The current trend in the development of migration museums, named differently worldwide, is an interesting phenomenon, as it may contribute to the creation of a new and multiple identity, at an individual and collective level. Like the United States with Ellis Island, Australia, Canada, and more recently several European countries – e.g. France, Germany, Italy, the Netherlands, Portugal, Spain, Switzerland and the United Kingdom – have been creating such venues to facilitate transmission between generations as well as encounters between migrants and the host populations, by telling their personal story. Continue reading The International Network of Migration Institutions
Project for the post-doc research grant 2009-2010 of the Ville de Paris.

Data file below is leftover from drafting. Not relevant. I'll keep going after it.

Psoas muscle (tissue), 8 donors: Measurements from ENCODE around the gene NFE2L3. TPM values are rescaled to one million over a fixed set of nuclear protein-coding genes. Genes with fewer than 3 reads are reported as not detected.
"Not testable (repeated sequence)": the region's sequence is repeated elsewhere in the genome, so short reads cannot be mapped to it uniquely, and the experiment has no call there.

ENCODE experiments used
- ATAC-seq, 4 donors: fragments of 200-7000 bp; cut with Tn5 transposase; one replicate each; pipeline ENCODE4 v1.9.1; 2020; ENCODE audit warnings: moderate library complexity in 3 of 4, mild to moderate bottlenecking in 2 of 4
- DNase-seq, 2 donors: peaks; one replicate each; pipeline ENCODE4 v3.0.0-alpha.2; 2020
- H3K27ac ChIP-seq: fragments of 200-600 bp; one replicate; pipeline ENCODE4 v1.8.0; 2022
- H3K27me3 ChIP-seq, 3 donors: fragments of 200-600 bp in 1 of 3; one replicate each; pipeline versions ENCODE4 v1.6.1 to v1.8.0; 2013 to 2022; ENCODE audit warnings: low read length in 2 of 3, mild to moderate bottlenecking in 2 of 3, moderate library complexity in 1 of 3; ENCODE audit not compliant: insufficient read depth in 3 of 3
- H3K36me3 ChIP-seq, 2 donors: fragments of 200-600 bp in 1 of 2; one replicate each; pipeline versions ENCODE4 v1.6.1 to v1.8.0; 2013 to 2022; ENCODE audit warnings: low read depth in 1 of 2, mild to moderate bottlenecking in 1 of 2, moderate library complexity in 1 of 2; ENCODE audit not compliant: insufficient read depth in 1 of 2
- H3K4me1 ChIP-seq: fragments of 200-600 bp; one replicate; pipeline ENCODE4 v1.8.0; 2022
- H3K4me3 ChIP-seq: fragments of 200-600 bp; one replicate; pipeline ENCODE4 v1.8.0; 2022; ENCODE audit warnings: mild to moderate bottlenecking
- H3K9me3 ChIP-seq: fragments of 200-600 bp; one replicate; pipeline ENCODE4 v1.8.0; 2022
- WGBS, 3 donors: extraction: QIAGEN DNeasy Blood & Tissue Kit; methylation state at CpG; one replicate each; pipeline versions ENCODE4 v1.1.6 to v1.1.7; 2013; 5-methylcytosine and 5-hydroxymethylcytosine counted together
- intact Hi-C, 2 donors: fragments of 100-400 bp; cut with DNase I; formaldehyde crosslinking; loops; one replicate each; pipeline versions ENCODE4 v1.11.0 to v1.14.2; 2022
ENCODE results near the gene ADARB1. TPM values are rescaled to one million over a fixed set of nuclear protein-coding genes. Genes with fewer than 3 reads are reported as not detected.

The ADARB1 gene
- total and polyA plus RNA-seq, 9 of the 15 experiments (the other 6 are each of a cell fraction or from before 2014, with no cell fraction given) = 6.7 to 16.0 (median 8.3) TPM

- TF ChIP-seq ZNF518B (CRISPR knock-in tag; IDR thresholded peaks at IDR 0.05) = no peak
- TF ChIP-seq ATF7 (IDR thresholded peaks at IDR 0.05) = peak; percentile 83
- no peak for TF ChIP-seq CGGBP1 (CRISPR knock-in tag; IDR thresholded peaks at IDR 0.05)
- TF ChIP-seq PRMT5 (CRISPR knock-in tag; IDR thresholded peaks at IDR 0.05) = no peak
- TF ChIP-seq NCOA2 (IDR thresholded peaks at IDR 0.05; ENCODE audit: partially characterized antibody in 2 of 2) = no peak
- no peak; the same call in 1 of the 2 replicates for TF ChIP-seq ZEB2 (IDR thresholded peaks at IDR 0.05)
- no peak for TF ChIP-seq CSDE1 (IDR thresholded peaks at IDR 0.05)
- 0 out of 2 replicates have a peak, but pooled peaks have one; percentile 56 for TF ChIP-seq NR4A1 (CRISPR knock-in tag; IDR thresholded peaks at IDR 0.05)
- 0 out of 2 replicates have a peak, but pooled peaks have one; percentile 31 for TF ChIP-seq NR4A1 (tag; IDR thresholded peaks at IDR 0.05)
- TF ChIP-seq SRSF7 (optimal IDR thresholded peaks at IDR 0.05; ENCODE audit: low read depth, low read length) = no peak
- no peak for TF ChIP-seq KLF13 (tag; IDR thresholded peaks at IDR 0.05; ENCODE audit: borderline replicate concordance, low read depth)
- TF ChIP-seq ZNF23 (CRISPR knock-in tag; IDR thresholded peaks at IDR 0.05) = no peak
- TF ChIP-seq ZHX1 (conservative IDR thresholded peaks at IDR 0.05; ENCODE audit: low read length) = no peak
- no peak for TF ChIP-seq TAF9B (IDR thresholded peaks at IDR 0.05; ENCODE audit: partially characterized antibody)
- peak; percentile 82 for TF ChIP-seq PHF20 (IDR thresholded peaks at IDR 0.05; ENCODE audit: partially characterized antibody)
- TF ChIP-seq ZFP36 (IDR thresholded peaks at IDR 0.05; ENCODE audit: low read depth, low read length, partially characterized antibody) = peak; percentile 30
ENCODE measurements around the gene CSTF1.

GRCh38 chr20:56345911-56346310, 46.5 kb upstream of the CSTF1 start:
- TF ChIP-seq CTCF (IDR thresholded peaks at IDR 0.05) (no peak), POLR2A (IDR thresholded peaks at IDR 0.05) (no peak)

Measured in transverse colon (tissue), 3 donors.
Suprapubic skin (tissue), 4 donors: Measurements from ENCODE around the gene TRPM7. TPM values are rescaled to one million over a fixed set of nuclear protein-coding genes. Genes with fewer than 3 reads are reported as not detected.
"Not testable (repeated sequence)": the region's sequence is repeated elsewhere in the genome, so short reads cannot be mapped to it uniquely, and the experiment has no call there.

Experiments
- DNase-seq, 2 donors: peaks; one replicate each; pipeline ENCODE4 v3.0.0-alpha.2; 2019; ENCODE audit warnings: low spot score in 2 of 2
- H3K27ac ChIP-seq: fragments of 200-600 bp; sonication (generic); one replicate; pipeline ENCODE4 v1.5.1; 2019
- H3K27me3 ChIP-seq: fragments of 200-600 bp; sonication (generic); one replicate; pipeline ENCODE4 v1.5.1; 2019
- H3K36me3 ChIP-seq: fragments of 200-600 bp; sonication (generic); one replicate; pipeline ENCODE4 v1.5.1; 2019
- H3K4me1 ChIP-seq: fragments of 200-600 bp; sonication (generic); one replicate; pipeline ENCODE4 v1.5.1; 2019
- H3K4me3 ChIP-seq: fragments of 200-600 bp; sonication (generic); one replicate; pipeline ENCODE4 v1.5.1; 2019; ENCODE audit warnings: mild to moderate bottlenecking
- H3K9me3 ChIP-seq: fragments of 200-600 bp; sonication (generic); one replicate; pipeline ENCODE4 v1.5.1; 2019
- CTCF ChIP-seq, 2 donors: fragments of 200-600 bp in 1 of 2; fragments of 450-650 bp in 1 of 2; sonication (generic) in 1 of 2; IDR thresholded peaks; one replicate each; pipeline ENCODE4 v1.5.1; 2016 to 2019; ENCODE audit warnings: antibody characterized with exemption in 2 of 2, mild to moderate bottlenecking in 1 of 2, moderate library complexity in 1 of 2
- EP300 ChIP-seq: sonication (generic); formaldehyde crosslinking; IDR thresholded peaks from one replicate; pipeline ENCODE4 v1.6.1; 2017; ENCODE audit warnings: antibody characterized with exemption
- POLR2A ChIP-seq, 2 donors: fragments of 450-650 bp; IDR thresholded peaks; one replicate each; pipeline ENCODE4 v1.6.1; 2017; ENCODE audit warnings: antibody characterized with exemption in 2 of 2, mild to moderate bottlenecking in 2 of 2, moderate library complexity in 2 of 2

The modern concern for ‘intangible cultural heritage’ (i.e. the oral manifestations of traditional cultures) arose in the second half of the last century. While witnessing the achievement of modernity, western intellectuals realised the importance of folk traditions and encountered a problem that is still troubling them: how to preserve oral cultures when the communities that created them are rapidly disappearing? Continue reading Seizing Intangible Heritage
M. Severo, Heritage Networks. Managing Network Cultural Heritage with the Web, Saarbrücken: VDM Verlag Dr. Müller, 2009.
The world of cultural heritage is undergoing a substantial transformation. The notion of ‘cultural heritage’ has been extended beyond art works and monuments to include a larger number of natural and man-made works. We call this new type of heritage ‘network cultural heritage’, as it is composed of elements that are widespread and yet strongly connected. Continue reading Heritage Networks